Performance Measurements within Asynchronous Task-based Runtime Systems: A Double White Dwarf Merger as an Application

Patrick Diehl, Dominic Marcello, Parsa Armini, Hartmut Kaiser, Sagiv Shiber, Geoffrey C. Clayton, Juhan Frank, Gregor Daiß, Dirk Pflüger, David Eder, Alice Koniges, Kevin Huck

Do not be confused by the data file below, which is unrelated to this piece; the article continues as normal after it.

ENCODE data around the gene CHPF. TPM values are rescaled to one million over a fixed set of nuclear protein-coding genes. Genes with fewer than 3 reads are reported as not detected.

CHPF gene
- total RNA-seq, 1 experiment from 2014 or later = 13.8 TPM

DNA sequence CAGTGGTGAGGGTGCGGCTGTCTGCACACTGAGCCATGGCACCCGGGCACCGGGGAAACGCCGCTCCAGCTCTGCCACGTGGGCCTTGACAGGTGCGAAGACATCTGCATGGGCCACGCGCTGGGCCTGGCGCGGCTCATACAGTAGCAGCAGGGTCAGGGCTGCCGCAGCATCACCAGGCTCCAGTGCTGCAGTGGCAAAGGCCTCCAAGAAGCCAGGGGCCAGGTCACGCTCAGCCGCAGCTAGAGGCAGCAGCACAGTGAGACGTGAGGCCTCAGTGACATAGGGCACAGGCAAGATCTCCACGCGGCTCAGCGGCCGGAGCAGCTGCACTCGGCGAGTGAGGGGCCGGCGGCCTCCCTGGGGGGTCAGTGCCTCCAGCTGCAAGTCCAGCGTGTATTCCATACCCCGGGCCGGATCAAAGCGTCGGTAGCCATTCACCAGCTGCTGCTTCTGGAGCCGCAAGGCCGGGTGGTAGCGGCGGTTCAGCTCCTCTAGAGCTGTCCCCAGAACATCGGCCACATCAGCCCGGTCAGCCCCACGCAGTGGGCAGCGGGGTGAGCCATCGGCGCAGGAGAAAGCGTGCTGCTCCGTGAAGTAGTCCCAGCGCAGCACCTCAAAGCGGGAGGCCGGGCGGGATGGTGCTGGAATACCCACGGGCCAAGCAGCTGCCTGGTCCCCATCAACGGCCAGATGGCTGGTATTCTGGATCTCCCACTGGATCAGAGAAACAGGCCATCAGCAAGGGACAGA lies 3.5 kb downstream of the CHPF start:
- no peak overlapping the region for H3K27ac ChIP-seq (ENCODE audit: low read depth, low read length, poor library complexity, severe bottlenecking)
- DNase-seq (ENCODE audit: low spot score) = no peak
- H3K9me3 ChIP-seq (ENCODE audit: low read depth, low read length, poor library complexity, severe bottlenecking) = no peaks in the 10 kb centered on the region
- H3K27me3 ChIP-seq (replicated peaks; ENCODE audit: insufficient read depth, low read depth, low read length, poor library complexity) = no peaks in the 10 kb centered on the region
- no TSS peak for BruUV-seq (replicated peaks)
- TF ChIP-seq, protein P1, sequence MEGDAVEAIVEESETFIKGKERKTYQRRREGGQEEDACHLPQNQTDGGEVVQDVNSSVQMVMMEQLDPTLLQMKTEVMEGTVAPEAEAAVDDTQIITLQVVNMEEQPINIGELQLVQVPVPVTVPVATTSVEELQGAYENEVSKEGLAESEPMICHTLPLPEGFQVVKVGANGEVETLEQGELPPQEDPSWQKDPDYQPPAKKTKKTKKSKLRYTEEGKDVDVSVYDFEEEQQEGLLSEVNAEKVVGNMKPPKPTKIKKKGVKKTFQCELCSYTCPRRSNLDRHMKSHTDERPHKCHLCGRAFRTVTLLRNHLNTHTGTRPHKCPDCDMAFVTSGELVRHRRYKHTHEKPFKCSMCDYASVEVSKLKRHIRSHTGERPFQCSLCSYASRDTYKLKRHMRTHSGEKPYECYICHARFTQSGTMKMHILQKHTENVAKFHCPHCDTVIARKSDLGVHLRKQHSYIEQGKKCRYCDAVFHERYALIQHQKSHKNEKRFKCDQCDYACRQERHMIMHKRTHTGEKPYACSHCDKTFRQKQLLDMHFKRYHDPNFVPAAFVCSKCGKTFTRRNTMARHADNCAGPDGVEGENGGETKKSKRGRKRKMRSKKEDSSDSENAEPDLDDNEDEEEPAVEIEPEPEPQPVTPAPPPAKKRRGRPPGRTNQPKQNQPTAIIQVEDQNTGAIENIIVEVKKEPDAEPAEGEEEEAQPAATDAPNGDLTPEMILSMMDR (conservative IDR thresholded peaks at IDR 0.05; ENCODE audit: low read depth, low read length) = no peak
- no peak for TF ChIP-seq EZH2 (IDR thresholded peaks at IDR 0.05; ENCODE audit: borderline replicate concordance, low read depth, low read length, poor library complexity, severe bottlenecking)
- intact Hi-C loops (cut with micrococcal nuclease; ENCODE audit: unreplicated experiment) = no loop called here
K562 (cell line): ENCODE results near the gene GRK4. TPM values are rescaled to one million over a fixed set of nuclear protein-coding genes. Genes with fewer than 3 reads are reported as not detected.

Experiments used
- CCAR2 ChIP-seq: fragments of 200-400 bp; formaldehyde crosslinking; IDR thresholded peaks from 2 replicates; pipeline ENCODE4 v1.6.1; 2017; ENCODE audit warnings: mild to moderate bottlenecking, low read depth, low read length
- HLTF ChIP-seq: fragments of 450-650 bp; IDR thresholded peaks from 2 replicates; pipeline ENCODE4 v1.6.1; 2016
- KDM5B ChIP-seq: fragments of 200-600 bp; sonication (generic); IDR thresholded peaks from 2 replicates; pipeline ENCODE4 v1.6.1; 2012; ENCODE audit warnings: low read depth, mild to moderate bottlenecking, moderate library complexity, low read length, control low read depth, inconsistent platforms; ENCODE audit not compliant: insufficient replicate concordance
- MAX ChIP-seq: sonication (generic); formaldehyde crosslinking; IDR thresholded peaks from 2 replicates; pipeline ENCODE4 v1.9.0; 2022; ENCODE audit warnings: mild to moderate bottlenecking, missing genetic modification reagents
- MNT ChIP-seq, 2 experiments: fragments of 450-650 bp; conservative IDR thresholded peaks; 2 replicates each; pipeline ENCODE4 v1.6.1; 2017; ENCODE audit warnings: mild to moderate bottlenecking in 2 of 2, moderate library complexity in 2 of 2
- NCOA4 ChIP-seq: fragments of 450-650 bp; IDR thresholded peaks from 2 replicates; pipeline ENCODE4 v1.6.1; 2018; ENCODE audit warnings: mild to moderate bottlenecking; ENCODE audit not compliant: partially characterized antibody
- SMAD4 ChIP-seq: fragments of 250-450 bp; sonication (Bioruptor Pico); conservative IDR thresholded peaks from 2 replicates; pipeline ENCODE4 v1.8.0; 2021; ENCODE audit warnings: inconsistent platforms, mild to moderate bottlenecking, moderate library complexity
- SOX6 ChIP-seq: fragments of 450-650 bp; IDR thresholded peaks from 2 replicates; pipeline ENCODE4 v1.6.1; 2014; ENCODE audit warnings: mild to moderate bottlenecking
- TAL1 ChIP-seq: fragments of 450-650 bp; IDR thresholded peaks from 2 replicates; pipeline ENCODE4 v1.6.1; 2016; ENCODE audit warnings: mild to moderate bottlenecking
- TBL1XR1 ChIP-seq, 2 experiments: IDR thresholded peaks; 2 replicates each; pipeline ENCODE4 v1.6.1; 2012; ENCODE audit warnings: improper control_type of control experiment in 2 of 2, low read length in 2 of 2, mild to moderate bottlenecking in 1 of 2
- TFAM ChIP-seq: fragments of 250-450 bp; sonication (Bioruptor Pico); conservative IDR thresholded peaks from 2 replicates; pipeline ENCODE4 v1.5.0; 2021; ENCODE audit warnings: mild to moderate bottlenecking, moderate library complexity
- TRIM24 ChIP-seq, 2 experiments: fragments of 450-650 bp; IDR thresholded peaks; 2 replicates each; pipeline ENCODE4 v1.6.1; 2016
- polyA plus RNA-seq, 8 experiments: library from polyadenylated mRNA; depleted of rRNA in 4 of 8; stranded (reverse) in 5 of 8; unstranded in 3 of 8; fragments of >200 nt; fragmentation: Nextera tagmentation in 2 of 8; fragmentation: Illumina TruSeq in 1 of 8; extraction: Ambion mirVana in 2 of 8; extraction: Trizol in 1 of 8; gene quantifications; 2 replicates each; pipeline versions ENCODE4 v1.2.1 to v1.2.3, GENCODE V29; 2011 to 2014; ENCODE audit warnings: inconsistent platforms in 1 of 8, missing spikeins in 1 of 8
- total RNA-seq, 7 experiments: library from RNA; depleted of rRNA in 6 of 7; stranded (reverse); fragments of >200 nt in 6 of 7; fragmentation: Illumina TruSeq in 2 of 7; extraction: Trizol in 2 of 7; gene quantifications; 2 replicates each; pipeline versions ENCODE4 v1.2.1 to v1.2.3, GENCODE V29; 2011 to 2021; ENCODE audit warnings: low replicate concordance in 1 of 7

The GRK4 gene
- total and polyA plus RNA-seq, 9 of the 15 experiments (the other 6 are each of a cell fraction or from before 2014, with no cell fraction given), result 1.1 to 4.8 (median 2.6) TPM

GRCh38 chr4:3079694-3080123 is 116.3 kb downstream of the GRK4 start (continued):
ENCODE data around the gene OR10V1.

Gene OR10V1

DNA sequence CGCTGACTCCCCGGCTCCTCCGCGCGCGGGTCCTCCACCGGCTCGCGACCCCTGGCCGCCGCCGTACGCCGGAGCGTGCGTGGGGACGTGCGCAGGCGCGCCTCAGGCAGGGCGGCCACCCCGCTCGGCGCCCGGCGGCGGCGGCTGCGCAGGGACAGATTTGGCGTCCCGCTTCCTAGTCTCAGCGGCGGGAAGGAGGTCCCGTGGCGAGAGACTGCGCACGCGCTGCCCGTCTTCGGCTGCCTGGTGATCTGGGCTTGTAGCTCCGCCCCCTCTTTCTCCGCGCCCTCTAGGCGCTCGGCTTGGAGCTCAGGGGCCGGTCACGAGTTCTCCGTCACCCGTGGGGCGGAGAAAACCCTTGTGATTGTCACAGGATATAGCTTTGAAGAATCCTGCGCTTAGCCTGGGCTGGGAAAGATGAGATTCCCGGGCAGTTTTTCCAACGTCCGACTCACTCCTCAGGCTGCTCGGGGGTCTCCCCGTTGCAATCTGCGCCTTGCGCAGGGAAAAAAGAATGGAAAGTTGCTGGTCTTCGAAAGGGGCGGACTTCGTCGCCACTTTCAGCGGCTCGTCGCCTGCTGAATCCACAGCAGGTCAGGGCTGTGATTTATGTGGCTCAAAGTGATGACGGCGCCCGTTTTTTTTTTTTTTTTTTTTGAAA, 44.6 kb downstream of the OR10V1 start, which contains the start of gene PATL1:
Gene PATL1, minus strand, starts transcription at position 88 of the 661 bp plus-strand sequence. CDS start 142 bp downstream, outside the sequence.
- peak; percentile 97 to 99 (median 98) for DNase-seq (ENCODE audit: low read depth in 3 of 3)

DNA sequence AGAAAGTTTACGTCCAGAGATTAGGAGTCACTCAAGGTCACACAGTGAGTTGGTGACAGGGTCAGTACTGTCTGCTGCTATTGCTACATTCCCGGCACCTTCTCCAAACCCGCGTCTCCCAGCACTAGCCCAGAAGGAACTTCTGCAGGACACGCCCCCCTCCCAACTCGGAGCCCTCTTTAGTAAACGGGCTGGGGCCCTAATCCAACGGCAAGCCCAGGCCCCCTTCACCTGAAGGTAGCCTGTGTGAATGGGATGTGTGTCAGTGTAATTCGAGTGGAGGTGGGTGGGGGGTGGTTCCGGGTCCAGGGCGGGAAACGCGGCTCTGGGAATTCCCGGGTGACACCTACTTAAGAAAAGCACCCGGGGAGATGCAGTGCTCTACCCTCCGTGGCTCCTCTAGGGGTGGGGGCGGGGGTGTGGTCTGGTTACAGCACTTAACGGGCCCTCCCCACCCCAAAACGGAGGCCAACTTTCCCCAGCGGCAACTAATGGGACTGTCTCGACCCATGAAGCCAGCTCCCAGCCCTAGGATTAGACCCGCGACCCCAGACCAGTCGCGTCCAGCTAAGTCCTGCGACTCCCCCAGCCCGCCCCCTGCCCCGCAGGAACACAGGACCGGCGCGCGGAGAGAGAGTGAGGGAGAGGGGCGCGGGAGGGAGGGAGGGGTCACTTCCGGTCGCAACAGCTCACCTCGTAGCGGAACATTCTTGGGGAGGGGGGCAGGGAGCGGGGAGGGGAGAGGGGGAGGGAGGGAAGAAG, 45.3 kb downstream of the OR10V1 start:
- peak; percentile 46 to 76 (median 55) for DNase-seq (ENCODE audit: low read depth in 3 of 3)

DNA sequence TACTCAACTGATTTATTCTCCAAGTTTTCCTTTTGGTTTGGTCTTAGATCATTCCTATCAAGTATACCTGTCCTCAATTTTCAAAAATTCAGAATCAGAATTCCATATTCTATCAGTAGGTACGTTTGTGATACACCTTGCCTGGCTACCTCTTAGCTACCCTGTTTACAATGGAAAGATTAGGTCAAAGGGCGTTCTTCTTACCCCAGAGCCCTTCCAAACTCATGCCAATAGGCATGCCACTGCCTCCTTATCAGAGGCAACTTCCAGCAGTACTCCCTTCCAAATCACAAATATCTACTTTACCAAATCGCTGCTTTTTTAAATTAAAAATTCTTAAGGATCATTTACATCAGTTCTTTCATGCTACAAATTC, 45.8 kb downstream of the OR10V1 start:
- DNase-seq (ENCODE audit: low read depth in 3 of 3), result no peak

Analyzing performance within asynchronous many-task-based runtime systems is challenging because millions of tasks are launched concurrently. Especially for long-term runs the amount of data collected becomes overwhelming. We study HPX and its performance-counter framework and APEX to collect performance data and energy consumption. We added HPX application-specific performance counters to the Octo-Tiger full 3D AMR astrophysics application. This enables the combined visualization of physical and performance data to highlight bottlenecks with respect to different solvers. We examine the overhead introduced by these measurements, which is around 1%, with respect to the overall application runtime. We perform a convergence study for four different levels of refinement and analyze the application's performance with respect to adaptive grid refinement. The measurements' overheads are small, enabling the combined use of performance data and physical properties with the goal of improving the code's performance. All of these measurements were obtained on NERSC's Cori, Louisiana Optical Network Infrastructure's QueenBee2, and Indiana University's Big Red 3.

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